As rising living costs continue to impact a growing number of individuals, the issue of problem debt has become increasingly prevalent in the UK.
Our research estimates that as many as 3.36 million more adults in the UK may now be struggling with problem debt, bringing the total number to 11.56 million (up from 8.2 million in 2021). These staggering figures reveal the extent to which individuals and families are struggling to afford everyday expenses such as rent or mortgages, council tax, and energy bills.
The research also highlights the significant financial and reputational risks that businesses face as a result of this problem debt crisis. Half of the survey respondents reported that they had not been treated in a humane way by the businesses they owe money to, and nearly a third (32%) had experienced negative interactions with bailiffs. These negative experiences have led to a growing number of individuals choosing to boycott the products and services of companies that allow unethical debt collectors to represent their business.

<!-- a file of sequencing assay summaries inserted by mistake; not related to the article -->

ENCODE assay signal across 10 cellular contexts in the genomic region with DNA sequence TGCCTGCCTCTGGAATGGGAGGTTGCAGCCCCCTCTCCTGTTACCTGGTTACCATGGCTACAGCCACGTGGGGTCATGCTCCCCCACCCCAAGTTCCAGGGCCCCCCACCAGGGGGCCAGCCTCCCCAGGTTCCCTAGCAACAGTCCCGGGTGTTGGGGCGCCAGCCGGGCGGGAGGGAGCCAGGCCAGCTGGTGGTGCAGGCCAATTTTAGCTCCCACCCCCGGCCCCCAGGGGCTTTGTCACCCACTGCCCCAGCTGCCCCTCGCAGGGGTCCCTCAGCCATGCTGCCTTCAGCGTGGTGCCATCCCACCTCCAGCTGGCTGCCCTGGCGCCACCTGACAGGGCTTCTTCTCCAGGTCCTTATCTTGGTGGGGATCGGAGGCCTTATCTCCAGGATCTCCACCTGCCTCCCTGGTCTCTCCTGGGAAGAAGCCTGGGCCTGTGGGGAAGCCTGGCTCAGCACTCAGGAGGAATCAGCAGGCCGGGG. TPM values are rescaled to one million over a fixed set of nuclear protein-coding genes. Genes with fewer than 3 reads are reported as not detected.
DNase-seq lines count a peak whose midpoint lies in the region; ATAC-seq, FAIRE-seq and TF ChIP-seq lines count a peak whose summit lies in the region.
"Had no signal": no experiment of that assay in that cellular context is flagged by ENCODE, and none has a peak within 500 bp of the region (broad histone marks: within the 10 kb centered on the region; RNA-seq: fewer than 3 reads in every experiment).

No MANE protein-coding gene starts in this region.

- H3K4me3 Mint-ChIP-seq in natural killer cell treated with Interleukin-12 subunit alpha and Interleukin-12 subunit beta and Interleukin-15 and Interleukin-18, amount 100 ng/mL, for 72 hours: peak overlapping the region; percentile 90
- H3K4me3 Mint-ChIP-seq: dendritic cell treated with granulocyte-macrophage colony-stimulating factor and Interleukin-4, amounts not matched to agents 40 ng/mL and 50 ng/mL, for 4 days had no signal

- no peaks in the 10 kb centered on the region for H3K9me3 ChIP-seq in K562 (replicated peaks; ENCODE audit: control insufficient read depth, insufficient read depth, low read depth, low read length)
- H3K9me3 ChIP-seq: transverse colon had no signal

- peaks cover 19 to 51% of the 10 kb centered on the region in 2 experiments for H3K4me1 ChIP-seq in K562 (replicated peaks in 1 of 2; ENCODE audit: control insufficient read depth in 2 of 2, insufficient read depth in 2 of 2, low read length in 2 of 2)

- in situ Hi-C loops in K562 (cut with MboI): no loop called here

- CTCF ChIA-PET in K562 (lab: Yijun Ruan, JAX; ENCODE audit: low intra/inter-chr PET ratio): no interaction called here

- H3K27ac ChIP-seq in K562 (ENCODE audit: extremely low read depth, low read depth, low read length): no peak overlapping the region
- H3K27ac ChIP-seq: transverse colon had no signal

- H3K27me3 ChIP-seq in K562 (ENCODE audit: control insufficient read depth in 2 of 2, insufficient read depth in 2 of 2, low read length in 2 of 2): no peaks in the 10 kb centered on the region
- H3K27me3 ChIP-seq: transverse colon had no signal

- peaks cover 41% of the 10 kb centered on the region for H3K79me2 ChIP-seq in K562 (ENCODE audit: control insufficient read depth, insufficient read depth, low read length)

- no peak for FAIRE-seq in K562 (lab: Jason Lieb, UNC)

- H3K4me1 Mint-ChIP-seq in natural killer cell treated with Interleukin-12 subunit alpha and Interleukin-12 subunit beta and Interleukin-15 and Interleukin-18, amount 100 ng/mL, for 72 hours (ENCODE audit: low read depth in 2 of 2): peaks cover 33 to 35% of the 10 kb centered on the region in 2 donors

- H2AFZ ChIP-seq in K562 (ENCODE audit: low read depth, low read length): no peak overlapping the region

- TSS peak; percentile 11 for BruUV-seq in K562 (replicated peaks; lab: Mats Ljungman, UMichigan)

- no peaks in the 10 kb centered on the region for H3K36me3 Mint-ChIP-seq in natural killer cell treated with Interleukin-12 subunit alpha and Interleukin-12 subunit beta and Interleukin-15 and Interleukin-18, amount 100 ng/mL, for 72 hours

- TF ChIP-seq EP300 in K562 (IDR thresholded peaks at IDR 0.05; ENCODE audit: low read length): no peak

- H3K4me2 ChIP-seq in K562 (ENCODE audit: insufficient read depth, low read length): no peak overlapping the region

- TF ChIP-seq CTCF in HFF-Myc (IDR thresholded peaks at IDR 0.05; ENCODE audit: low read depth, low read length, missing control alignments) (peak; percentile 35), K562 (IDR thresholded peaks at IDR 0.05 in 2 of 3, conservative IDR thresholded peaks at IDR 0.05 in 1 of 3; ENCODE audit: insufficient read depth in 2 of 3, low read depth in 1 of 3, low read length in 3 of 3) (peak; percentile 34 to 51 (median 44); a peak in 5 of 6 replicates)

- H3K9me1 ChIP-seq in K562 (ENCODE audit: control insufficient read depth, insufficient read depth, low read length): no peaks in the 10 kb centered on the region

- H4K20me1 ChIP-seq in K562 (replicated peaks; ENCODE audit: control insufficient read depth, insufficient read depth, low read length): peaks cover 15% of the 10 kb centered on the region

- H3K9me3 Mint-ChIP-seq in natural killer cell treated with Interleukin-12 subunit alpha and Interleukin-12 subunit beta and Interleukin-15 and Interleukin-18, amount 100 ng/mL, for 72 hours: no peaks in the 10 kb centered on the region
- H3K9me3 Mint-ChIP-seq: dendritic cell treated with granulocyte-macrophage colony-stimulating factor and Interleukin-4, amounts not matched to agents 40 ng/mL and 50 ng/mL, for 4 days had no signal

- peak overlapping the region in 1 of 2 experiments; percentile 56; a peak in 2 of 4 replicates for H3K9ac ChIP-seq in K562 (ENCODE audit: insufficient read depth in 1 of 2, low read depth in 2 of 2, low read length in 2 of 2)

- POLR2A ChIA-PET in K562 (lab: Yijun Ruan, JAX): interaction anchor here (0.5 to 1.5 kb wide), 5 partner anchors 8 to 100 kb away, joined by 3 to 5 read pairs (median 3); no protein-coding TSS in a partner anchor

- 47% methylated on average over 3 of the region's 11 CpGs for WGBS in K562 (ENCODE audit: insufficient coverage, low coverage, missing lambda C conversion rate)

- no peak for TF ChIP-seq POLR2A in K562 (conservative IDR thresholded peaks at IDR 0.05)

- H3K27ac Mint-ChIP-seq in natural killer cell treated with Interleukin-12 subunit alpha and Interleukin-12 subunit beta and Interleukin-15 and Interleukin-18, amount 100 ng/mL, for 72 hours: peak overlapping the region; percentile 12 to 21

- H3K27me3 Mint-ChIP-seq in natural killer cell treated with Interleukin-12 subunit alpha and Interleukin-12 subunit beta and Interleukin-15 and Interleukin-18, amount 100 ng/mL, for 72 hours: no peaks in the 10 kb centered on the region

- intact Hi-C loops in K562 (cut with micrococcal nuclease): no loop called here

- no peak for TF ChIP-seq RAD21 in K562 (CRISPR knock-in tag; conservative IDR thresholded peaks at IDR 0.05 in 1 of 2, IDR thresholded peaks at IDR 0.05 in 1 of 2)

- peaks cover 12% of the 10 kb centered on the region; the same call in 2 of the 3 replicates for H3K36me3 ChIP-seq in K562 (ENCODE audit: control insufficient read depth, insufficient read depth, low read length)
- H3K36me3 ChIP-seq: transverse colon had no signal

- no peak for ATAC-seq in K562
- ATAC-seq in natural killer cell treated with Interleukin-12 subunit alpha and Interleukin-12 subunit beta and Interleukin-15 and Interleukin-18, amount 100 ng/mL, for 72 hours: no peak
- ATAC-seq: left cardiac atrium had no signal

Our study aims to shed light on the impact that poor industry practices have on customers' mental wellbeing and loyalty to businesses. As the cost of living crisis deepens, it is crucial that companies understand the consequences of inhumane debt collection practices and the long-term effects they can have on individuals and their perceptions of the company.
This research will serve as a valuable tool for companies looking to improve their debt collection practices and promote a more ethical and compassionate approach towards individuals in financial difficulty.